Across the United States, hospitals, health systems, and medical groups are scrambling to prepare for an emerging wave of pay-for-performance (P4P) programs. These initiatives call for measured clinical and patient satisfaction quality outcomes to be documented, and private and public payers to then reward providers with more money for higher quality performance.
Indeed, a survey released this summer by Deloitte Consulting's Washington, D.C.-based Deloitte Center for Health Solutions found that 10 percent of employers nationwide are already engaged in some form of quality-based purchasing with health plans and provider networks.
Meanwhile, the Manasquan, N.J.-based Managed Care Information Center reported in September that last year there were 112 P4P programs nationwide, compared to 82 in 2004.
Not surprisingly, a concommitant wave of seminars and "how-to-succeed-with-P4P" programs is sweeping the industry as well. But provider organization executives who want to succeed in this new world would do well to first heed the words of Frank Perez.
Perez, president and CEO of five-hospital Kettering Medical Center Network (KMCN) based in Kettering, Ohio, could easily brag. As a participant in the Centers for Medicare and Medicaid Services (CMS)/Premier Inc., P4P Hospital Quality Incentive Demonstration (HQID) project, Perez's health system scored in the top decile in all areas among the participating hospital organizations.
Pay-for-performance at the 1,200-acute-care-bed organization that covers a 10-county area in southwestern Ohio "is not something new we've been doing, but instead is consistent with who we are," Perez says. "We have used in our board structure a key result area/strategic planning process, a dashboard. It is strong, and analyzes quality across five measured dimensions. We've used the Premier database for over 10 years to benchmark our clinical performance."
The quality program is deeply embedded in KMCN's structures and processes, Perez says. Annual salaries and bonuses for director-level-and-above executives are tied to overall organizational clinical-quality performance. So far the cardiac, orthopedic, medicine, and a few other service lines have been fully structured to link the staff members' pay to corresponding measured quality improvements.
What's more, the organization's physicians participate actively through the medical staff structure in the care-quality management process. "We have been very transparent," Perez says, noting that in a few of the main service lines, physician quality outcomes are posted by individually named doctors.
The physicians, Perez says, have reacted positively. "When we stack up their performance against their peers through the Premier database, they don't want to be last."
Nationwide initiatives move forward
The HQID project collected a set of 33 quality indicators from more than 250 hospitals nationwide, giving incentives to hospitals performing in the top 20 percent for each clinical condition. Such types of differential reimbursement can be powerful.
According to Deloitte analysis, if all hospital inpatients nationwide in 2004 had received most or all (76 -100 percent) of a set of widely accepted care processes in four key clinical areas — pneumonia, cardiac bypass, acute myocardial infarction, and hip and knee replacement — there would have been nearly 5,700 fewer deaths, 8,100 fewer complications, 10,000 fewer readmissions, 750,000 fewer hospital days, and a savings of $1.35 billion across the U.S. healthcare system.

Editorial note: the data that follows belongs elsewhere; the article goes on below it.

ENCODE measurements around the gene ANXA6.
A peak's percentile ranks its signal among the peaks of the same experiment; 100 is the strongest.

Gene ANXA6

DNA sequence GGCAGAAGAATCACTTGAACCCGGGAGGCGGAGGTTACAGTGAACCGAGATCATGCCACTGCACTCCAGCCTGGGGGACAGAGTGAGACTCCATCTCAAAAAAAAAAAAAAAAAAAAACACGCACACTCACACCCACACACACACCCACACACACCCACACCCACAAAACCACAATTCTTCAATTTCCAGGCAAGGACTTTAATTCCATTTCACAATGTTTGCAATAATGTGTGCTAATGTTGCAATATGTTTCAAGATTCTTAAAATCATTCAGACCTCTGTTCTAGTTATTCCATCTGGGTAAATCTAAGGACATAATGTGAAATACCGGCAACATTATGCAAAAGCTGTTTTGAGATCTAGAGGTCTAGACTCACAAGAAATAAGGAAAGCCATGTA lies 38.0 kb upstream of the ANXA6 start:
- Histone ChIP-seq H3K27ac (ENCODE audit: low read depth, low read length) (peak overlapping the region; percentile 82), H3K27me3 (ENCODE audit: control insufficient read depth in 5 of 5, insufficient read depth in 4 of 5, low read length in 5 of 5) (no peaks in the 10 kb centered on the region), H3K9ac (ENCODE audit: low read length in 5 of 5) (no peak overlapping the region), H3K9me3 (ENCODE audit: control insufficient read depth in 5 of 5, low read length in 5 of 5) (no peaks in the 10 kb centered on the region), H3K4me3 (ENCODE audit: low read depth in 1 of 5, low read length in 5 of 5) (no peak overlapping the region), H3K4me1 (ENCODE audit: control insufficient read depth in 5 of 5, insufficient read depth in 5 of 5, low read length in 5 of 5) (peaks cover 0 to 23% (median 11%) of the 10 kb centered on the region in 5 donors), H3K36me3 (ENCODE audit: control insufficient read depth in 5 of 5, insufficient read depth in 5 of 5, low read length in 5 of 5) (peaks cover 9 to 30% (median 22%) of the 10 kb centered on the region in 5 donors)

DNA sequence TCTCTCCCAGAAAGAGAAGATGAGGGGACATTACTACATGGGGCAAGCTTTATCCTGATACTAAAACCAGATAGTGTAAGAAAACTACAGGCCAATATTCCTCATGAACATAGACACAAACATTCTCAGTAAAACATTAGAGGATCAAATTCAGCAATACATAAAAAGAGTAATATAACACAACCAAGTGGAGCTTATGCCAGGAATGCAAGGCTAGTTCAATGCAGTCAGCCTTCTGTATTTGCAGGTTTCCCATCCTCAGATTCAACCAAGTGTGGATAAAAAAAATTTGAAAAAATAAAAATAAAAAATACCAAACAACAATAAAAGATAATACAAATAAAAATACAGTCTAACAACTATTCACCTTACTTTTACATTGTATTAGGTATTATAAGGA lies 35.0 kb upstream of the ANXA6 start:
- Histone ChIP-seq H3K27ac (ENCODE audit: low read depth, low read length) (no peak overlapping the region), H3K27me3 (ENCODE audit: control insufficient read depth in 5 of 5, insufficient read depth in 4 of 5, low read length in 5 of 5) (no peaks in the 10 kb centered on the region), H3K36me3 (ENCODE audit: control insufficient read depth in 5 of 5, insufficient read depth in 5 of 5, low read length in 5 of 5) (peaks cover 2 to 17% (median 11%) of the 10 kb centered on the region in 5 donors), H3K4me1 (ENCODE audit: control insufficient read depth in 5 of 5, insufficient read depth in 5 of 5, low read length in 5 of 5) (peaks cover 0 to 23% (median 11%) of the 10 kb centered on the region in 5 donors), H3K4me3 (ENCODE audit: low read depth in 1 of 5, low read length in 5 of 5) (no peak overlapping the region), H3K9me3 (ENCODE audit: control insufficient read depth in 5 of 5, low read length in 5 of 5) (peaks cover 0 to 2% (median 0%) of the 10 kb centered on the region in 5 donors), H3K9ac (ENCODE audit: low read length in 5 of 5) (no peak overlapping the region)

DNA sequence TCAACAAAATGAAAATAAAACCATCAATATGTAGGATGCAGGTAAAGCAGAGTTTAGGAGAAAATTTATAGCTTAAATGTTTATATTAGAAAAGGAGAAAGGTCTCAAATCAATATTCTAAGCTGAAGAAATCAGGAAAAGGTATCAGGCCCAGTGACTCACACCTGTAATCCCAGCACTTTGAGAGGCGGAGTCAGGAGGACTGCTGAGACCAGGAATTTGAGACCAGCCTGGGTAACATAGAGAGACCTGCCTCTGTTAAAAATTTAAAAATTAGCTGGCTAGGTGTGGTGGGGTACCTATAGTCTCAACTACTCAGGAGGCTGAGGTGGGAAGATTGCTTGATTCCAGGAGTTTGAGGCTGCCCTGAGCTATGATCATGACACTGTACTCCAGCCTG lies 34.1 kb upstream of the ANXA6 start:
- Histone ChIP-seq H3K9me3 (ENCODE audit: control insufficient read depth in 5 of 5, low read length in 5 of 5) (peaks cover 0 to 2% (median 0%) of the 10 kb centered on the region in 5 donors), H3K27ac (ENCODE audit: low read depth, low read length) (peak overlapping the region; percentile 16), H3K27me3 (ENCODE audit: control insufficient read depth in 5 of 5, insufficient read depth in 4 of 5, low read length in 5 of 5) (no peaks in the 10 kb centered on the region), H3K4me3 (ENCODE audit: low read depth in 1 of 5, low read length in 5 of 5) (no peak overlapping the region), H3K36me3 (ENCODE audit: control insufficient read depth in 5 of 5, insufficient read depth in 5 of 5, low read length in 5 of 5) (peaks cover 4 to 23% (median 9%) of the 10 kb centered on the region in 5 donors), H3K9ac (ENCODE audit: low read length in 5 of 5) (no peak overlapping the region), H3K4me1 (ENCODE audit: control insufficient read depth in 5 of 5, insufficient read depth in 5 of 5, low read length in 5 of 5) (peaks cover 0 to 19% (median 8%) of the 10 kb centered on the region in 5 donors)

Most people involved in P4P programs agree that it is only through transforming processes and culture that hospitals, medical groups and health systems will reach the levels of success seen by organizations like KMCN. Process, cultural transformation, and leadership from the top will be key, says Stephanie Alexander, senior vice president at Premier Healthcare Informatics, the Charlotte, N.C.-based division of Premier Inc., San Francisco, a company crunching the CMS/Premier P4P program data.
"Pay-for-performance is not a fad. Aligning payment with quality will be an important and continuing trend," Alexander stresses. "And what's needed is a ground in good, transparent measures, not just payment. In the longer term, consumers are going to be demanding it; and that's going to drive how CEOs run their organizations."
The core question for CEOs, she says, is, "How do you need to change your day, your week, your month?" CIOs, she adds, need to move forward rapidly to build electronic health record (EHR) systems, to link clinical and financial systems, and to "get (their organizations) to this nexus of cost and quality."
Progress in action
Staten Island University Hospital on Staten Island in New York has achieved similar results to those of KMCN, scoring in the top decile for at least two measures over the past two years in the CMS/Premier P4P demonstration project, confirms CEO Anthony Ferreri. The keys to sustained performance in P4P, say Ferreri and chief quality officer Joseph Conte, are strong executive leadership, strong medical staff leadership, a solid chief quality officer and solid nursing executive leadership. "I can't emphasize enough what Joe Conte has done to use the protocols in place, and enhance and improve upon them, to bring us to the performance we did," Ferreri says. Conte emphasizes the CEO leadership that has made high clinical quality performance a top-of-mind goal across the entire organization.
At San Francisco-based Integrated Healthcare Association (IHA), the goal has been to broaden and improve what is now the longest-running multiple-payer-based P4P program in the United States, says executive director Tom Williams. The largest health plans operating in California — Aetna, Cigna, Blue Cross Blue Shield, HealthNet, PacifiCare, Western Health Advantage, and Kaiser Permanente — have been involved in rewarding the performance of 225 medical groups representing 12 million enrolled health plan members, Williams says (with Kaiser, a closed-panel system, rewarding its own physician groups separately). The program currently involves 22 measures (10 core clinical measures, with numerous sub-measures, including four patient-experience measures and two IT-related measures). Payment levels have varied by plan. "The application of a common measurement set across multiple plans is very powerful," Williams says. "It increases the sample size, credibility, and reliability of the results. That's big. That in turn captures the attention of the physician groups."